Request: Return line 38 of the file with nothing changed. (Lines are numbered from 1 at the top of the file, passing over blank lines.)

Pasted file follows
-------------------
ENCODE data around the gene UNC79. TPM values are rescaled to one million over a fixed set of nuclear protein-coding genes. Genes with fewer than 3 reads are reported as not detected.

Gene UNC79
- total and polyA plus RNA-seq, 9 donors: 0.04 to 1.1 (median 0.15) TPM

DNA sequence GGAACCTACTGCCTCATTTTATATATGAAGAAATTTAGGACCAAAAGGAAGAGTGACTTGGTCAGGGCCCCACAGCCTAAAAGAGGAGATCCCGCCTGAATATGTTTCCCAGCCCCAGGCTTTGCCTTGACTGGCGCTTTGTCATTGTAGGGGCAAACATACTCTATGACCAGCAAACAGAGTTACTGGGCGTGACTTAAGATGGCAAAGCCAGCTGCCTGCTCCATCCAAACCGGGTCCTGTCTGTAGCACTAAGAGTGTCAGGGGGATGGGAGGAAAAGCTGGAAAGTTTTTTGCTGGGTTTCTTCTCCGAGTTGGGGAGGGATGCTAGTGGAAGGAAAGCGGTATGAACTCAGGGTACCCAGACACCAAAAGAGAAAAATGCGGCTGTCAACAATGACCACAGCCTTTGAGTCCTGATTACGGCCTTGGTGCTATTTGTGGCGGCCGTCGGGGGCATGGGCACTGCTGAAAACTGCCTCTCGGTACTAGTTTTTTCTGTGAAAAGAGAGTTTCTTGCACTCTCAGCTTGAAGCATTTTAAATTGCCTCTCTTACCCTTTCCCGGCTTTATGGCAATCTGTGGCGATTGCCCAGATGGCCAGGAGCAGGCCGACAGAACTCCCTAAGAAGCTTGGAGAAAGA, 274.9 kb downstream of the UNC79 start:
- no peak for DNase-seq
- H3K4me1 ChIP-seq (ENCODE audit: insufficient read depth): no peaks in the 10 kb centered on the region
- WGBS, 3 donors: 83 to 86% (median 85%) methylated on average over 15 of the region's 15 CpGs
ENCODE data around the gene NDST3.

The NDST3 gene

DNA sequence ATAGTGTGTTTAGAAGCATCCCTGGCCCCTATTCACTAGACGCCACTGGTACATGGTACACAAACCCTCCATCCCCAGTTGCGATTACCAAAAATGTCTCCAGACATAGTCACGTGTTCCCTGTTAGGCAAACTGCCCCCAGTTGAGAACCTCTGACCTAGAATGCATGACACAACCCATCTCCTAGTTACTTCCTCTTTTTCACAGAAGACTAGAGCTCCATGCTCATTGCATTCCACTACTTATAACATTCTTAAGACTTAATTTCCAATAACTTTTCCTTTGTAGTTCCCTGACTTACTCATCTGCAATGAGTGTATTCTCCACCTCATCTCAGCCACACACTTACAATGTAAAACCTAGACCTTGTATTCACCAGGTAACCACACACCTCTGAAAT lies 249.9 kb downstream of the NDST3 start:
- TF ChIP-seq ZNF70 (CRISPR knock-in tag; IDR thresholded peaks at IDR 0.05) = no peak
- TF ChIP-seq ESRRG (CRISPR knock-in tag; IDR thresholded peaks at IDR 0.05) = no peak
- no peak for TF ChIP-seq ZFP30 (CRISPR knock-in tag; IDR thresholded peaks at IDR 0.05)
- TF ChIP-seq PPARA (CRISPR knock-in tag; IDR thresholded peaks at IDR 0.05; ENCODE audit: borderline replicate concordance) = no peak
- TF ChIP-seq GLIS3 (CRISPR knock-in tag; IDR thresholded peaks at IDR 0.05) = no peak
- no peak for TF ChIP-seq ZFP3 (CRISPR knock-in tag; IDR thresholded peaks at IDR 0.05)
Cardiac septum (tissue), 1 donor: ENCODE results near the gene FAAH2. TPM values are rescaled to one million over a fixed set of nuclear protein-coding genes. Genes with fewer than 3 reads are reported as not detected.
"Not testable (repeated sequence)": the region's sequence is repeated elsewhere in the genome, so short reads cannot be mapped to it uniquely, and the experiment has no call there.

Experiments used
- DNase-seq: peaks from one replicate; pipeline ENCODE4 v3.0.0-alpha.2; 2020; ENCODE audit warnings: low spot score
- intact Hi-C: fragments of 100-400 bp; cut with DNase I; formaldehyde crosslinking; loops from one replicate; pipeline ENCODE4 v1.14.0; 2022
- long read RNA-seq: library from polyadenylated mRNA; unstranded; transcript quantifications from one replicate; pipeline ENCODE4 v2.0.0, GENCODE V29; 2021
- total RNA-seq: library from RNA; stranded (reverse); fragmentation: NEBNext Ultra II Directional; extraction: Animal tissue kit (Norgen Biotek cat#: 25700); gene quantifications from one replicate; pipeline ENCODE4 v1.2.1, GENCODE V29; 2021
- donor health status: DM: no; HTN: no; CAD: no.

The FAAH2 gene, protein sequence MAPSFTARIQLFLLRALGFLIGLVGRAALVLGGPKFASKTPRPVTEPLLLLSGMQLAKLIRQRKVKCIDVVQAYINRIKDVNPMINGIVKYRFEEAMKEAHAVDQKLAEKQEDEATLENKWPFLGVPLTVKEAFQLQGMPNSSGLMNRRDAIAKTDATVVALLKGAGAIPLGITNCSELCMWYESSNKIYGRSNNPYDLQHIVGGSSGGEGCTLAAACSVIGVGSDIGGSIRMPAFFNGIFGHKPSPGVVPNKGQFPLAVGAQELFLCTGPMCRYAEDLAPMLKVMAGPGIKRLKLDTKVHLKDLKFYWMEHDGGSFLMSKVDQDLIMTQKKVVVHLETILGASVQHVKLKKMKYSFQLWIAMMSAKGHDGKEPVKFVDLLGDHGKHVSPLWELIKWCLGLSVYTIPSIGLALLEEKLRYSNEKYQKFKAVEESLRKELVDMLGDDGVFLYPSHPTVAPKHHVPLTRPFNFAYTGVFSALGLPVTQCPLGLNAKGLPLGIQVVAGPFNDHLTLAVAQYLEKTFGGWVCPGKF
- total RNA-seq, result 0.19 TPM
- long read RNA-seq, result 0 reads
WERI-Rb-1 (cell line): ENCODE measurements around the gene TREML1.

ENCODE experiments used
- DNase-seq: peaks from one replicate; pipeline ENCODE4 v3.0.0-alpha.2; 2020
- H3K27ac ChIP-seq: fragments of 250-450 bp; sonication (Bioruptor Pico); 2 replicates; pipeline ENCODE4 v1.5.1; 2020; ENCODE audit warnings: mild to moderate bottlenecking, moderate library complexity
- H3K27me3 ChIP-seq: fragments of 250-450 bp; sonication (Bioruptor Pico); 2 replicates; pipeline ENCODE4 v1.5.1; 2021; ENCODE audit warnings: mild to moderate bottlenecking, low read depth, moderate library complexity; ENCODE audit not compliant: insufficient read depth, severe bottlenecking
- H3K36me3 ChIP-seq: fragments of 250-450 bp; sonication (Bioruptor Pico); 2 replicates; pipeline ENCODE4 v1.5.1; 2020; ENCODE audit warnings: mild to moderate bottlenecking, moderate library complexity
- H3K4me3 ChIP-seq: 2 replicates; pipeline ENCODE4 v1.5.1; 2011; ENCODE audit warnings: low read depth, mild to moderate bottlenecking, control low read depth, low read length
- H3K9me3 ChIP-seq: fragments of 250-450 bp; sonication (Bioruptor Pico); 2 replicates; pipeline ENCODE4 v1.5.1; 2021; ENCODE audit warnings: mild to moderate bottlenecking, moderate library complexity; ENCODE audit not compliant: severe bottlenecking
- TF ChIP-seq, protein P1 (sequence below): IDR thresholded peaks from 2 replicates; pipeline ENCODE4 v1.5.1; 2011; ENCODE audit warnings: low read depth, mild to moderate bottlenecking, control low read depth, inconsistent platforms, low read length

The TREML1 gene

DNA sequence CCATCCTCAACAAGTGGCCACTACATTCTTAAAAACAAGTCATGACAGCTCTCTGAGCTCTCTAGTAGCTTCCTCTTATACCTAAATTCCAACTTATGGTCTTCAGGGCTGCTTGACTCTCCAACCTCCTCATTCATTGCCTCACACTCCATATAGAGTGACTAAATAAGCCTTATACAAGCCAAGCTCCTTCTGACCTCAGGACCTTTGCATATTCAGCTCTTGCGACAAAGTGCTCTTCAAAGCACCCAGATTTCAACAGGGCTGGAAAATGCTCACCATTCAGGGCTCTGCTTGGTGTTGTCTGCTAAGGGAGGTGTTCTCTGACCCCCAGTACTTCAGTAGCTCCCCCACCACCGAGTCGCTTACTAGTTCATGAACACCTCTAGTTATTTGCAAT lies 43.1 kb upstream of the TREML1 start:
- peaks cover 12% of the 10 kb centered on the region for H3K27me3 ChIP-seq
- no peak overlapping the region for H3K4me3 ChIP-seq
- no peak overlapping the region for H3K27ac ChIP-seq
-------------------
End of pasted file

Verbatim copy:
DNA sequence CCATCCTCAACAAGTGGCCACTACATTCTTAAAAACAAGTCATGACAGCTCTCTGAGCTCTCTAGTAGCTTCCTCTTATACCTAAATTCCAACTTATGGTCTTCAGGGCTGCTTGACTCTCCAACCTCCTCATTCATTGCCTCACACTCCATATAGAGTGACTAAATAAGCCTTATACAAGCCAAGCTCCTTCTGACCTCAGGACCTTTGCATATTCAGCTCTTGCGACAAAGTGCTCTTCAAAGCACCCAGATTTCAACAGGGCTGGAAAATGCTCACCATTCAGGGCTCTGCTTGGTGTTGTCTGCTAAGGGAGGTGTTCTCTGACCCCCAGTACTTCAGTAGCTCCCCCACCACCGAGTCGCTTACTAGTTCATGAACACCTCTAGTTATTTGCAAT lies 43.1 kb upstream of the TREML1 start: